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As Agni-5 takes aim, India eyes ICBM

Sources say missile scientists are already looking at newer possibilities in long-range missiles like MIRV and MaRV.

Published: 10th January 2012 02:38 AM  |   Last Updated: 16th May 2012 06:12 PM   |  A+A-

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File picture of An Indian Agni-II on a road-mobile launcher, displayed at the Republic Day Parade at New Delhi (Image Courtesy Wikimedia Commons).

BANGALORE: India’s big bang missile Agni-5 is moving towards the strike-zone carrying new technologies as a stepping stone for futuristic killer-missions. But silently, yet another story is being scripted for Agni-6, India’s club-class Inter-Continental Ballistic Missile (ICBM). Range: in excess of 6,000 km.

Notwithstanding what happens with the A-5 launch, sources say missile scientists are already looking at newer possibilities in making future strikes meaningful and menacing. “There are many more areas in long-range missiles where future work can happen. Multiple independently-targeted re-entry vehicles (MIRV), manoeuvring re-entry vehicles (MaRV) which are considerably lighter using all-composite structure and intelligent counter measures against BMD (ballistic missile defences) are some of them,” sources said.

But military experts point out that the Defence Research and Development Organisation (DRDO) will have to travel some distance before achieving the MIRV/MaRV capabilities. “It is a very complex technology. It’s worth waiting to see when A-5 is finally inducted into the Services, with what features and in what numbers. Range and accuracy are factors one must watch for,” a warhead specialist with the Indian Army told Express.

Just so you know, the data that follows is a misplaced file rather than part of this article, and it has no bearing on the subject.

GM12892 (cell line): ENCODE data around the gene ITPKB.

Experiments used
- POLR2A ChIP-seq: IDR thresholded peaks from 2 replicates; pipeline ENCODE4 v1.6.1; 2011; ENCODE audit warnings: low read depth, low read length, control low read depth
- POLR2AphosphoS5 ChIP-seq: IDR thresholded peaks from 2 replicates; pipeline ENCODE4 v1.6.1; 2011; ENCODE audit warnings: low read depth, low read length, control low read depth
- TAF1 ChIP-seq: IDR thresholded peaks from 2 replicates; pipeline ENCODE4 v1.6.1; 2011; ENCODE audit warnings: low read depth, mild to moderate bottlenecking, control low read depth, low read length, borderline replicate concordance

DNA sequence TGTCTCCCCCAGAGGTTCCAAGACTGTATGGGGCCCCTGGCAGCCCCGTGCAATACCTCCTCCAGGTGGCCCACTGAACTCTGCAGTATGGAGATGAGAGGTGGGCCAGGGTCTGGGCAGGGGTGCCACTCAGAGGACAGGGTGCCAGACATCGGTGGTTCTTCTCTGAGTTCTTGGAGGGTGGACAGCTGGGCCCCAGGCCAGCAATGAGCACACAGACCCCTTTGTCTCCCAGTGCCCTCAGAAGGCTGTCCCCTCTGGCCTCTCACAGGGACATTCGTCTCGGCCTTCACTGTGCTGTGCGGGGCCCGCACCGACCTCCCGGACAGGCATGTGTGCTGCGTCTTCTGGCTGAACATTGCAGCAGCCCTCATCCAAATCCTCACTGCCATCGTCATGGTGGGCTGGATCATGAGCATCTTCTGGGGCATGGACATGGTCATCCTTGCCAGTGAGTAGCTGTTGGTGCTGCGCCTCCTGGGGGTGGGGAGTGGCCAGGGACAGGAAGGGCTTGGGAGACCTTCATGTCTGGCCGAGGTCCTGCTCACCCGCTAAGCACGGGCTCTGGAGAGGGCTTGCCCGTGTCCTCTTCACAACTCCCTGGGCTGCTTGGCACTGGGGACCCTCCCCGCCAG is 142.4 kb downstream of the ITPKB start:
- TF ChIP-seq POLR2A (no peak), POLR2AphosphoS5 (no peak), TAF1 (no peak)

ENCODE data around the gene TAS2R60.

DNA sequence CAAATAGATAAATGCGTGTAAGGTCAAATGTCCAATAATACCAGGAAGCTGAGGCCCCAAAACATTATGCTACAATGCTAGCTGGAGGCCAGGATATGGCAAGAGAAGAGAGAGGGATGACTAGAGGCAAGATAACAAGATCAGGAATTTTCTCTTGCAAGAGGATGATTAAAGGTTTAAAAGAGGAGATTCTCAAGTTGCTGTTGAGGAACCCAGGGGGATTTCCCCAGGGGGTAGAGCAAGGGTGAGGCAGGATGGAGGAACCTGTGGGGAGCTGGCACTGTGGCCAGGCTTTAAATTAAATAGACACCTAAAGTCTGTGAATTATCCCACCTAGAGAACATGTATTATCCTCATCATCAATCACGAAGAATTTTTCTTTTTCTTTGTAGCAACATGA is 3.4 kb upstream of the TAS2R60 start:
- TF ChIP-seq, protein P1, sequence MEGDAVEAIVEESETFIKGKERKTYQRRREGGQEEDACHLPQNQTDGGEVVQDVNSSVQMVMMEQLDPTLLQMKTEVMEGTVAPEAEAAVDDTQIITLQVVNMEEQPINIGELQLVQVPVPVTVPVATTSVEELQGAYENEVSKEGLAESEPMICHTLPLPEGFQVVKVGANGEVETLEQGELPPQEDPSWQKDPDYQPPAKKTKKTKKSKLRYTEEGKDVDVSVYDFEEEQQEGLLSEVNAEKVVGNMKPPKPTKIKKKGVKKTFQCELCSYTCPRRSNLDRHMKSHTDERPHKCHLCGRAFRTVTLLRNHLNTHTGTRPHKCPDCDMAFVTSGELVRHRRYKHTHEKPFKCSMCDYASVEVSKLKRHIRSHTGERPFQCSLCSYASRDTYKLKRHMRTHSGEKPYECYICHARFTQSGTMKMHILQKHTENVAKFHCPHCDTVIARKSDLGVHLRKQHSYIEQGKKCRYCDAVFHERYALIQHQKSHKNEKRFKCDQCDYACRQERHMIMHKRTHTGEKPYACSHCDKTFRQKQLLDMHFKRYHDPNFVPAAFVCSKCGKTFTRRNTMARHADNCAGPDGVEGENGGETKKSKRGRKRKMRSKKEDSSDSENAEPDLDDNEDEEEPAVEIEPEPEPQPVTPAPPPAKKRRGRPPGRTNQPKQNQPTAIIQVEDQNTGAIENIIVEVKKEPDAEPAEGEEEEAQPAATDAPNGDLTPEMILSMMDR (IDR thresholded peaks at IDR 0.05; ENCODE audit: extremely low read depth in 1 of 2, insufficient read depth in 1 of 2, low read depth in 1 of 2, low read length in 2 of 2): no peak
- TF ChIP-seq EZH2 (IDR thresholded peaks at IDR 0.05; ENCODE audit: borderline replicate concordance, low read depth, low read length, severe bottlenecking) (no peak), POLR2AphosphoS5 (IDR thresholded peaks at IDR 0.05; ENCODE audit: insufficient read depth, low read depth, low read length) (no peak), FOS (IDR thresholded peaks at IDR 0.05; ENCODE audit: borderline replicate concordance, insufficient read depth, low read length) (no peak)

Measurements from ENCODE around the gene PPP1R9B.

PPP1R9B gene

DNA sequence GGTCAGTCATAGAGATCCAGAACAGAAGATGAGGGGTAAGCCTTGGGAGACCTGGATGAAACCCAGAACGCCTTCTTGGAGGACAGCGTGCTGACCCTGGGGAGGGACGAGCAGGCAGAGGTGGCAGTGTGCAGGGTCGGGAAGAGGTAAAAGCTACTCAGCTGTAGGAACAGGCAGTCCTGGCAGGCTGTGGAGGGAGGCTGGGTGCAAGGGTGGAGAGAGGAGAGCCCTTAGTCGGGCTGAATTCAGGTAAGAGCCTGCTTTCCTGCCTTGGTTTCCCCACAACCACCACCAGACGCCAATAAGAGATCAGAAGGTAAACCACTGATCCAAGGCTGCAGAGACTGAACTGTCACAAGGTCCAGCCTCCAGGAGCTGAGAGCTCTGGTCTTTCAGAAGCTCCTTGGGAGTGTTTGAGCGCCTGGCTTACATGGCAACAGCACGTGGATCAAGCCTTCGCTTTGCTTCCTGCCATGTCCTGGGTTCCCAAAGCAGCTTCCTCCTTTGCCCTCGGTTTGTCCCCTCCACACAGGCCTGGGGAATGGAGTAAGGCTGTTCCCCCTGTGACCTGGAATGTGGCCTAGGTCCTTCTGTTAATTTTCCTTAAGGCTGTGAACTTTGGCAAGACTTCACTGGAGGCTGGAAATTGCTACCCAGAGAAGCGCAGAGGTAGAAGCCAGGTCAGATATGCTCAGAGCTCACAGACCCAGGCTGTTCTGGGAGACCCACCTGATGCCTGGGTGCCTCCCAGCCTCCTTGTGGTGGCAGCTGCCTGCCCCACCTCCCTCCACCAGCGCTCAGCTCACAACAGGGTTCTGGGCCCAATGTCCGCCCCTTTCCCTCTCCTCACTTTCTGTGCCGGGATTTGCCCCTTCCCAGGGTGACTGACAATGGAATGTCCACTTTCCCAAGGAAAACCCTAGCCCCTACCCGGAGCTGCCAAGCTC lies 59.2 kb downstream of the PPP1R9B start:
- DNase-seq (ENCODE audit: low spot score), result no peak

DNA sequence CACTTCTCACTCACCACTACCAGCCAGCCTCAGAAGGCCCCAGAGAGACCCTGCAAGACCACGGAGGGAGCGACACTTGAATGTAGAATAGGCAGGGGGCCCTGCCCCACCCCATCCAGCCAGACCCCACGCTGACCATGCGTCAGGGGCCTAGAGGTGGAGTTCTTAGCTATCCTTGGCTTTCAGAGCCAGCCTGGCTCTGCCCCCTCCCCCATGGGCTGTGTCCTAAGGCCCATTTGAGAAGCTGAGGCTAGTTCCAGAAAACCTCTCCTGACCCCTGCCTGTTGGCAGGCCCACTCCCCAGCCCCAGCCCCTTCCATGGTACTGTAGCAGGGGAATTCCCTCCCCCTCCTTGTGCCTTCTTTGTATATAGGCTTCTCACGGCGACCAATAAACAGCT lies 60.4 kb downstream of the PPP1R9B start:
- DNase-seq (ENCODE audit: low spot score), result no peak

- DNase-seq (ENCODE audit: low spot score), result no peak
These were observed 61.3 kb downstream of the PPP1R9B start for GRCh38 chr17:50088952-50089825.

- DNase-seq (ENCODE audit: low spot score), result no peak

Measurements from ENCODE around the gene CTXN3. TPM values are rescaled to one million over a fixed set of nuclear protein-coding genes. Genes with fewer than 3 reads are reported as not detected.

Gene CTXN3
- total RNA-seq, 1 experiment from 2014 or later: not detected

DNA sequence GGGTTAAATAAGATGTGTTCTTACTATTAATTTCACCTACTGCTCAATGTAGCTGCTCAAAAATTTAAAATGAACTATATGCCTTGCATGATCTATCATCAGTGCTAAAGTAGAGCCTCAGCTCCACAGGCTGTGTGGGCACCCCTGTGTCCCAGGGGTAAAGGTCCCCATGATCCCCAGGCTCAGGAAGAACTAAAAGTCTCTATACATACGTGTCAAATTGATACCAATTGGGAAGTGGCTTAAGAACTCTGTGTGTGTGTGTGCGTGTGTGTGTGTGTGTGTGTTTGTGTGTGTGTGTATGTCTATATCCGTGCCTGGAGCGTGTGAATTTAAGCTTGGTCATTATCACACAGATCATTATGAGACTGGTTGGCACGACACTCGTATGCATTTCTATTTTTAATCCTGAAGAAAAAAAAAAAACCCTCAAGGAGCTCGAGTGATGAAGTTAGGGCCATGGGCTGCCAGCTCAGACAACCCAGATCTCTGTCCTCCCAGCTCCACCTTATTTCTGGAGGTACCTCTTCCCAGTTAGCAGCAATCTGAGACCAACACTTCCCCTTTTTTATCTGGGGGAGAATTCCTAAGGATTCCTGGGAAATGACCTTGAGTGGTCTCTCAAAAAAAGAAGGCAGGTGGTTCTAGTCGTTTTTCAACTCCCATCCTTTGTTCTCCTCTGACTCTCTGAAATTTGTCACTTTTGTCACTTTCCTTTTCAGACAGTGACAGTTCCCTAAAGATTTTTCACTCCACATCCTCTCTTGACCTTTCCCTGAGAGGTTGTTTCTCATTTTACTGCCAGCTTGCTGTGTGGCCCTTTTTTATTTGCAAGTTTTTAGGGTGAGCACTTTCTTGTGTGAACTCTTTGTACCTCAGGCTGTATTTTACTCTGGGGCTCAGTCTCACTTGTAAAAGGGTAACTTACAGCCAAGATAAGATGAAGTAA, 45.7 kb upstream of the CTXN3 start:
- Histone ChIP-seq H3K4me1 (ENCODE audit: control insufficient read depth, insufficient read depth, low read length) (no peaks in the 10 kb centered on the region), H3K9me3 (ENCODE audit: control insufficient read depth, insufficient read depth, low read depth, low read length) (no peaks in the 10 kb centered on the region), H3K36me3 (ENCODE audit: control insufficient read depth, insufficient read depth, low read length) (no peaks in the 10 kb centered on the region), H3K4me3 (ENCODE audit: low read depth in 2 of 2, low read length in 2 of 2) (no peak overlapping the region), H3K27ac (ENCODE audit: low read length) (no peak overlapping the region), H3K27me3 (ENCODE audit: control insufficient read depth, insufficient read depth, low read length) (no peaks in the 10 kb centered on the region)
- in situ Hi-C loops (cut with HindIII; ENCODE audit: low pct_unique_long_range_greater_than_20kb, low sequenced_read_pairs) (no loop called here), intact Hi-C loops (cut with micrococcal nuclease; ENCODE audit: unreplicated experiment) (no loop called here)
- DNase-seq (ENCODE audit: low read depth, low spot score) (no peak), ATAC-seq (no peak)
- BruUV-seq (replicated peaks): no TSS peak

Avinash Chander, Chief Controller, R&D (Missiles and Strategic Systems), DRDO, told Express over phone from New Delhi that his team has taken stock of the road ahead.

“Future systems may carry different types of payloads such as high energy weapons. Further systems whenever planned, will have some of these (read as MIRV/MarV) features,” he said.

On the factors that have influenced A-5 development, Chander, the brain behind the missile, said India needs a platform which has the range to cover its emerging area of influence.

“It also needs high mobility, safety and accuracy. A-5 provides a state-of-the-art weapon, a mix of front-end capabilities,” he said.

On the launch date of A-5, he said: “The launch campaign will officially begin in the middle of the month.”



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